by Barbara Walvoord
Aw, shucks. We thought we had an agreement that our wet meadows would not be mowed until late October or early November, so that all the riches of seeds and cover would be available to our voles, snakes, turtles, birds, bobcats, hawks, insects, and others when they need it most.
But while Mike Strycharz was away, and without his knowledge, someone came in and mowed the meadow behind Cranberry/Spiceberry/Teaberry. We were dismayed, to say the least.
|Wet meadow before mowing, July 14, 1014. Photo by Barbara Walvoord
Continue reading Yikes! The Wet Meadow was Mowed
Report of the Land Conservation Subcommittee of the Green Committee
July 30, 2014
by Barbara Walvoord, Chair
Committee Members: Adele Dowell, Jim Dowell, Alfred Eipper, Sharon Grace, Chuck Gillies, Lyn Howe, Eleanor Johnson, Gillian Morbey, Diedrick Snoek, and Barbara Walvoord
Since our last report, the committee has moved forward in each of its eight lines of work:
- Master plan, finances, infrastucture
- Agricultural fields
- Removal of invasives
- Bushwhacking, mowing
- Herbicides, pesticides
- Planting natives
- Programming and information
Particularly, watch for these developments:
- Tomorrow, July 31, the state Biologist and the state Soil Conservation Planner are coming to walk our fields and give us ideas about how best to support wildlife, especially grassland birds like bobolinks and meadowlarks, which are increasingly at risk. Support for grassland birds and other wildlife is one of three alternative uses for our fields that we are researching. The other two alternatives (not mutually exclusive) are organic/sustainable farming, and a possible 5-8-acre solar field on a piece of our land not visible from our homes. A representative from a solar cooperative called Community Solar is coming August 18 at 10 a.m. in the Inn for a very early exploratory discussion. Nothing may come of it, and no commitments will be made without a GREAT DEAL more investigation and discussion with the whole Lathrop community, board, etc.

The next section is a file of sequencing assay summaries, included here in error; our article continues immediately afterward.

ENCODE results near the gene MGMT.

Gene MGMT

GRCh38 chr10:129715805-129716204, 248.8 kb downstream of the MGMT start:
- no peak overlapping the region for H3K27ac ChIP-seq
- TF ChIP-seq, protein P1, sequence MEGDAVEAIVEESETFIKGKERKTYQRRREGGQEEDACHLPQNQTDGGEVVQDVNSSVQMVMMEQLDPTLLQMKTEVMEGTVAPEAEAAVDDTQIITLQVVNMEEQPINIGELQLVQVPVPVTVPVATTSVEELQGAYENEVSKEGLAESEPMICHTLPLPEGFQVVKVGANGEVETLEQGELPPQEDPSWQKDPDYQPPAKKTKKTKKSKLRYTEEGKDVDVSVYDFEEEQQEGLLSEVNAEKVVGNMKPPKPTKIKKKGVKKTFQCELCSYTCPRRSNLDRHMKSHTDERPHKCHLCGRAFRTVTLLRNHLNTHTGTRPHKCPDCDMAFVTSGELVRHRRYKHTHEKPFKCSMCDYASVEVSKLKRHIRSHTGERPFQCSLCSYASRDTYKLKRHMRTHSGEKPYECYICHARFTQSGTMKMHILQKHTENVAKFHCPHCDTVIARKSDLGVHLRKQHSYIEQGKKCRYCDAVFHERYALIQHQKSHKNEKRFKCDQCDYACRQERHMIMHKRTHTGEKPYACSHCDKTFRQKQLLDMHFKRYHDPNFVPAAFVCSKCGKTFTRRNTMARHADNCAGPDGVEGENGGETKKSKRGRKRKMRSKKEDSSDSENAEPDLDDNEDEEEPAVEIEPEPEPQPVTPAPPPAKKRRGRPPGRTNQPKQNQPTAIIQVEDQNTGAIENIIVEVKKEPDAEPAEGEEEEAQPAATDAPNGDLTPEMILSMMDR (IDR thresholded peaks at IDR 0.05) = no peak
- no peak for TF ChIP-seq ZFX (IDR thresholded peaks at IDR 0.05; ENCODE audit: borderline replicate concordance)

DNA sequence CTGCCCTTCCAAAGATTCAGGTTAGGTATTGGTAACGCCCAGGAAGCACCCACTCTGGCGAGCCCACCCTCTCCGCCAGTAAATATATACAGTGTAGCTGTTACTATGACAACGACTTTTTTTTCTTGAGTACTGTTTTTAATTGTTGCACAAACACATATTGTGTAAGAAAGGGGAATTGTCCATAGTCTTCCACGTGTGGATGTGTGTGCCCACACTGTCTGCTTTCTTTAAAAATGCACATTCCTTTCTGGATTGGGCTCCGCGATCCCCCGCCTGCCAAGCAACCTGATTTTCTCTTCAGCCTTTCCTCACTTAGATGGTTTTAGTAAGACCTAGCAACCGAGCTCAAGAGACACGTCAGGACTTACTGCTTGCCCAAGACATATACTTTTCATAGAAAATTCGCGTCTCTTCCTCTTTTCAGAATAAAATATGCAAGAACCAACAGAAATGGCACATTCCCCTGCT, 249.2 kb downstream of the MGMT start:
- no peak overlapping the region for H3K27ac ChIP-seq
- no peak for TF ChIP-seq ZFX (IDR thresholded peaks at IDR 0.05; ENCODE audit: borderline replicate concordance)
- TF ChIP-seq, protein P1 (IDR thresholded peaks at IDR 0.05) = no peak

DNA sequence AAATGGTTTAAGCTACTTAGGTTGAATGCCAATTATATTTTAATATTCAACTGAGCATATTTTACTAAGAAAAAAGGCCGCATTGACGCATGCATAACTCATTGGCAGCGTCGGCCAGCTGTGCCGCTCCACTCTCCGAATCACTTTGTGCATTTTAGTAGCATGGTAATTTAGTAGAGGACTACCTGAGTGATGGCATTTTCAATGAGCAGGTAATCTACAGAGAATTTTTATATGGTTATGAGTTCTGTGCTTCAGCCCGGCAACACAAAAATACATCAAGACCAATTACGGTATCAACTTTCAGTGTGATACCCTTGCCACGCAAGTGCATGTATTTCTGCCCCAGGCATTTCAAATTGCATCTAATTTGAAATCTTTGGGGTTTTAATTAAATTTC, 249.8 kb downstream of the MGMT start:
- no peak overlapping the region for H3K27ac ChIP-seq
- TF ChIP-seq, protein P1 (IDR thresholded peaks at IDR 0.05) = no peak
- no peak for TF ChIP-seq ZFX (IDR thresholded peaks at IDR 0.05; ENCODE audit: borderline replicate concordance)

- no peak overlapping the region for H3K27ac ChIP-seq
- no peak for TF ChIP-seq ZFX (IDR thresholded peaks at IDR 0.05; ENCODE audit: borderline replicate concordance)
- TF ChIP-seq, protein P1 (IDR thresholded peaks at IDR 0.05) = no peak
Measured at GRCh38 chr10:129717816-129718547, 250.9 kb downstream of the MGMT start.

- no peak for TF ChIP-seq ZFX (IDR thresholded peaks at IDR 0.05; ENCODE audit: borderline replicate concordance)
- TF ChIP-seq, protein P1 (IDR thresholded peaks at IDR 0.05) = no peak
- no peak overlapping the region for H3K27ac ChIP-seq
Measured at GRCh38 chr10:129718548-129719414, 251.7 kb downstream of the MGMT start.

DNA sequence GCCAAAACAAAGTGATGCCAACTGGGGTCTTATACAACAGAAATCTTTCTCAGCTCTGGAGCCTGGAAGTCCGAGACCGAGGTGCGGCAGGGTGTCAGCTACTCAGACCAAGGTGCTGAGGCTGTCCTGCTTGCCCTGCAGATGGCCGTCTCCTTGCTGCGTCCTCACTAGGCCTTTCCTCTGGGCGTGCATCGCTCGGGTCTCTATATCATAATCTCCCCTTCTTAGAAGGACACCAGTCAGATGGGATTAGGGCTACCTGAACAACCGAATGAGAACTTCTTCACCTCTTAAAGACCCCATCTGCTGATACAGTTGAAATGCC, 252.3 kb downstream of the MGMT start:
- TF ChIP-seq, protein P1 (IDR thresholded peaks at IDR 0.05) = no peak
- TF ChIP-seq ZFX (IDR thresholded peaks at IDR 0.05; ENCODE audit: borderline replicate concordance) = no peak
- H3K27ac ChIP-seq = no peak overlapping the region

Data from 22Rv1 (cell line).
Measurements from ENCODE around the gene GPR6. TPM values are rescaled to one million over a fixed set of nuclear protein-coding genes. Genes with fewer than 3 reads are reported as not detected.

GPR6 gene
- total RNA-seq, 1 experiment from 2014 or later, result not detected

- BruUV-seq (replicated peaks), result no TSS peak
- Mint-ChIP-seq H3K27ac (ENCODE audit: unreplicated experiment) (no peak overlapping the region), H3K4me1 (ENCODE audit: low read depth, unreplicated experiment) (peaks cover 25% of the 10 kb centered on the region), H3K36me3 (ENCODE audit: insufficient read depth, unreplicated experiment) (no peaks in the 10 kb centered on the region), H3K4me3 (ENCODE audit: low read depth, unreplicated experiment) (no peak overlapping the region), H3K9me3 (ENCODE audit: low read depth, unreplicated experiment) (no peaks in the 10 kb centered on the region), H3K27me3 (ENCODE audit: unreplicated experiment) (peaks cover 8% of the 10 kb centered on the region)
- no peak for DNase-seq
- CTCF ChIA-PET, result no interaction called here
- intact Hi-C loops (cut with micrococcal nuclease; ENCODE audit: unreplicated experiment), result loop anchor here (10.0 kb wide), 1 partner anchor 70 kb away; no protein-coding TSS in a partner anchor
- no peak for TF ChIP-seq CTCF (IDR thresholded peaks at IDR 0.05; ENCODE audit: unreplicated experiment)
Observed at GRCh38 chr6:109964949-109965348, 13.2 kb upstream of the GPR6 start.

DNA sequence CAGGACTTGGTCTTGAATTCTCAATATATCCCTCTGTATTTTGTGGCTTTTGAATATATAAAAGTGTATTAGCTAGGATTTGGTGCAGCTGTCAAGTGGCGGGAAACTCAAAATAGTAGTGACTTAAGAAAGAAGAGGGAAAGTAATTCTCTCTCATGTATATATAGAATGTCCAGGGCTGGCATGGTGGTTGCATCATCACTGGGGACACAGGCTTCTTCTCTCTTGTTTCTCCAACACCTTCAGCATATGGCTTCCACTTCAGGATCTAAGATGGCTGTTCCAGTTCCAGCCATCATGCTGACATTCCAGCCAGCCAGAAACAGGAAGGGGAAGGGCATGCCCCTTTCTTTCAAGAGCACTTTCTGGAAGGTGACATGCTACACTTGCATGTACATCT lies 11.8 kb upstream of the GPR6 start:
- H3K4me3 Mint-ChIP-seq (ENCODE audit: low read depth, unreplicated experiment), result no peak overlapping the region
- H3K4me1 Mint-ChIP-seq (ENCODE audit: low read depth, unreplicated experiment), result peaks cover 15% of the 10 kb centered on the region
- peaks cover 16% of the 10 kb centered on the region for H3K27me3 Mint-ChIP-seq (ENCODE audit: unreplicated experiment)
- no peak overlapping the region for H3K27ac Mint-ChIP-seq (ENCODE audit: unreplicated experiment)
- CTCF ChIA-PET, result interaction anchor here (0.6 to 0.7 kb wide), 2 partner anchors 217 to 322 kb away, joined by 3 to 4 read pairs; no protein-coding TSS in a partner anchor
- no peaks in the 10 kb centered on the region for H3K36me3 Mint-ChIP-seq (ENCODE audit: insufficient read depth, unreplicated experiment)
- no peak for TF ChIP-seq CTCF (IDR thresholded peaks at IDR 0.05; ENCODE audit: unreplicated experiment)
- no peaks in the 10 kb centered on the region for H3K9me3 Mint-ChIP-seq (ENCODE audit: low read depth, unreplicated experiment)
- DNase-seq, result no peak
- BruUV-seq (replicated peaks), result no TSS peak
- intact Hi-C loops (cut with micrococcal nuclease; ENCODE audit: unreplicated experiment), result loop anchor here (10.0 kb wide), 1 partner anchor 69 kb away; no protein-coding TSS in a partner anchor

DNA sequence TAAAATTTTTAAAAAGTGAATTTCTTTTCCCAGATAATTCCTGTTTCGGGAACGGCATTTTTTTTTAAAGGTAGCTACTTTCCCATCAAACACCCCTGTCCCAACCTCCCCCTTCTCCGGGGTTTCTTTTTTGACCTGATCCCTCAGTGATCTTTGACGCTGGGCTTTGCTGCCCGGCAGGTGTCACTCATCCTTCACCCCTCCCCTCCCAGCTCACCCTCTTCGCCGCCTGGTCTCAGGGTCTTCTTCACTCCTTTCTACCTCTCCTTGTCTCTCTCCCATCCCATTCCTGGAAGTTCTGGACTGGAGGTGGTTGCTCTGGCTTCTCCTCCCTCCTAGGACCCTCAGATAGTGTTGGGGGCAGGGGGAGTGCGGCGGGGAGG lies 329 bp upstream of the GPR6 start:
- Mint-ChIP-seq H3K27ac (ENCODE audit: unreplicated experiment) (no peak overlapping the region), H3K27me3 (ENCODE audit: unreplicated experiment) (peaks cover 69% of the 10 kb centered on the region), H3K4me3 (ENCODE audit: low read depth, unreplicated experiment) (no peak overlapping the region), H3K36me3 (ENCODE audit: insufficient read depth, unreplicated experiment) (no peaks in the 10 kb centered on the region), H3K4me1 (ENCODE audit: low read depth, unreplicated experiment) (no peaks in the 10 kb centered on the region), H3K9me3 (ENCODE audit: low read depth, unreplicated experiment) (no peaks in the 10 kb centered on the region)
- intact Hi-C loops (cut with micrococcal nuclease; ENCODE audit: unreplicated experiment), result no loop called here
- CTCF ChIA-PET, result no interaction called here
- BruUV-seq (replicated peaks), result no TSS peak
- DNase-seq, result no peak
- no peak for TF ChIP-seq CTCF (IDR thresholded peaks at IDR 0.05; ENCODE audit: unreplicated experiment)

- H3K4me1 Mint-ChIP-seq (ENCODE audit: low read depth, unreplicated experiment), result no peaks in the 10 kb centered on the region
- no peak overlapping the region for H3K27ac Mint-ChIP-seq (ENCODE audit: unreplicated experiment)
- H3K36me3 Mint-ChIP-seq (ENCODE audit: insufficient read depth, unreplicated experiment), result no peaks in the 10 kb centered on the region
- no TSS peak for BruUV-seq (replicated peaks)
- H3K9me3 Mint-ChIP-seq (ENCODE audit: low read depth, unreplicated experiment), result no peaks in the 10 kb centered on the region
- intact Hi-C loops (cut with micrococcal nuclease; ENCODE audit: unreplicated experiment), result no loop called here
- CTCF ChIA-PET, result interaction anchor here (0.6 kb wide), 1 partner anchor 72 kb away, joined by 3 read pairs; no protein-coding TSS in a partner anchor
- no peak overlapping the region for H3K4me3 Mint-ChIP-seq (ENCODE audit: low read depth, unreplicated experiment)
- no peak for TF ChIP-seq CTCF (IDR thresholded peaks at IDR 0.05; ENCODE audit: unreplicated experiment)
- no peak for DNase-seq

- Presentation in August or September by our naturalist consultant Laurie Sanders about the natural history, present status, and future of our land.
- Development of a native wildflower garden in front of Cranberry House. We’ll be sharing the plan with all of you and inviting you to participate in (or come and watch) a planting day in the fall.
- We are contacting contractors who can help us remove invasives in our fields, woods, and wetlands that are threatening our native plants and wildlife.
- We need information from residents about their needs and desires for walking trails.
by Barbara Walvoord, May 15, 2014.
Did you know that Lathrop Easthampton is growing crops?
On May 7, 2014, a group of Lathrop residents and management walked to two of our fields, where a local farmer is growing corn and hay.
The group included members of the Land Conservation Subcommittee of the Green Committee: Adele and Jim Dowell, Chuck Gillies, Sharon Grace, Lyn Howe, Diedrick Snoek, and Barbara Walvoord, chair. Also walking were Lathrop’s CEO Thom Wright (in dress shoes he was willing to get wet), facilities director Mike Strycharz, and activities director Deborah Peavey. We gathered at the Inn at 1 p.m., and soon our consultant Tom Sullivan arrived in a fine old red Volvo station wagon full of shovels and other tools of his trade. His firm, called “welcome pollinators,” helps landowners create habitats that nourish native plants and wildlife, especially bees –the many species of native bees that mostly live solitary, and the honey bees that live in hives. Bees pollinate much of our food and play a critical role in the ecosystem, but their numbers are declining. The health of bees is one key to the health of our land. Continue reading The Lathrop Farm. Yes, Farm.